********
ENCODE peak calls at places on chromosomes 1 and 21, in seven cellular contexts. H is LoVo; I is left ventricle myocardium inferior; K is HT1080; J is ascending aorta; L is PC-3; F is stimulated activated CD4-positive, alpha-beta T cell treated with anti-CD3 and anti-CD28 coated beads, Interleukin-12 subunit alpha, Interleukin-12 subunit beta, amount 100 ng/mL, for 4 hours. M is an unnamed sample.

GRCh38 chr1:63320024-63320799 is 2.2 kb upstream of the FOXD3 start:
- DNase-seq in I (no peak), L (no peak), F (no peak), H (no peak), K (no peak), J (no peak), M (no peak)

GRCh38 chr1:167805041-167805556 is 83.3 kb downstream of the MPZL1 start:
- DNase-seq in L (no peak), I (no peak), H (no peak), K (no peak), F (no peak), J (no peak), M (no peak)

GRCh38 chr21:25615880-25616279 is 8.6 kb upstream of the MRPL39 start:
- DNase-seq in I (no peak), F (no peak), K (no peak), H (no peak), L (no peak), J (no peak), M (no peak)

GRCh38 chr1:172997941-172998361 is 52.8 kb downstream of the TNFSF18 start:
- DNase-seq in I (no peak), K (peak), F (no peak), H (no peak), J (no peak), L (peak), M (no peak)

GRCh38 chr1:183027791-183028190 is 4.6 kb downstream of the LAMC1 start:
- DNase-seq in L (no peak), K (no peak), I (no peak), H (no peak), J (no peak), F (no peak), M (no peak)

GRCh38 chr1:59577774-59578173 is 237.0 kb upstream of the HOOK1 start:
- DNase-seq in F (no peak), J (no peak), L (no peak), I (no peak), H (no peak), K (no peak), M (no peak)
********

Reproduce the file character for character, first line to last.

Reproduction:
ENCODE peak calls at places on chromosomes 1 and 21, in seven cellular contexts. H is LoVo; I is left ventricle myocardium inferior; K is HT1080; J is ascending aorta; L is PC-3; F is stimulated activated CD4-positive, alpha-beta T cell treated with anti-CD3 and anti-CD28 coated beads, Interleukin-12 subunit alpha, Interleukin-12 subunit beta, amount 100 ng/mL, for 4 hours. M is an unnamed sample.

GRCh38 chr1:63320024-63320799 is 2.2 kb upstream of the FOXD3 start:
- DNase-seq in I (no peak), L (no peak), F (no peak), H (no peak), K (no peak), J (no peak), M (no peak)

GRCh38 chr1:167805041-167805556 is 83.3 kb downstream of the MPZL1 start:
- DNase-seq in L (no peak), I (no peak), H (no peak), K (no peak), F (no peak), J (no peak), M (no peak)

GRCh38 chr21:25615880-25616279 is 8.6 kb upstream of the MRPL39 start:
- DNase-seq in I (no peak), F (no peak), K (no peak), H (no peak), L (no peak), J (no peak), M (no peak)

GRCh38 chr1:172997941-172998361 is 52.8 kb downstream of the TNFSF18 start:
- DNase-seq in I (no peak), K (peak), F (no peak), H (no peak), J (no peak), L (peak), M (no peak)

GRCh38 chr1:183027791-183028190 is 4.6 kb downstream of the LAMC1 start:
- DNase-seq in L (no peak), K (no peak), I (no peak), H (no peak), J (no peak), F (no peak), M (no peak)

GRCh38 chr1:59577774-59578173 is 237.0 kb upstream of the HOOK1 start:
- DNase-seq in F (no peak), J (no peak), L (no peak), I (no peak), H (no peak), K (no peak), M (no peak)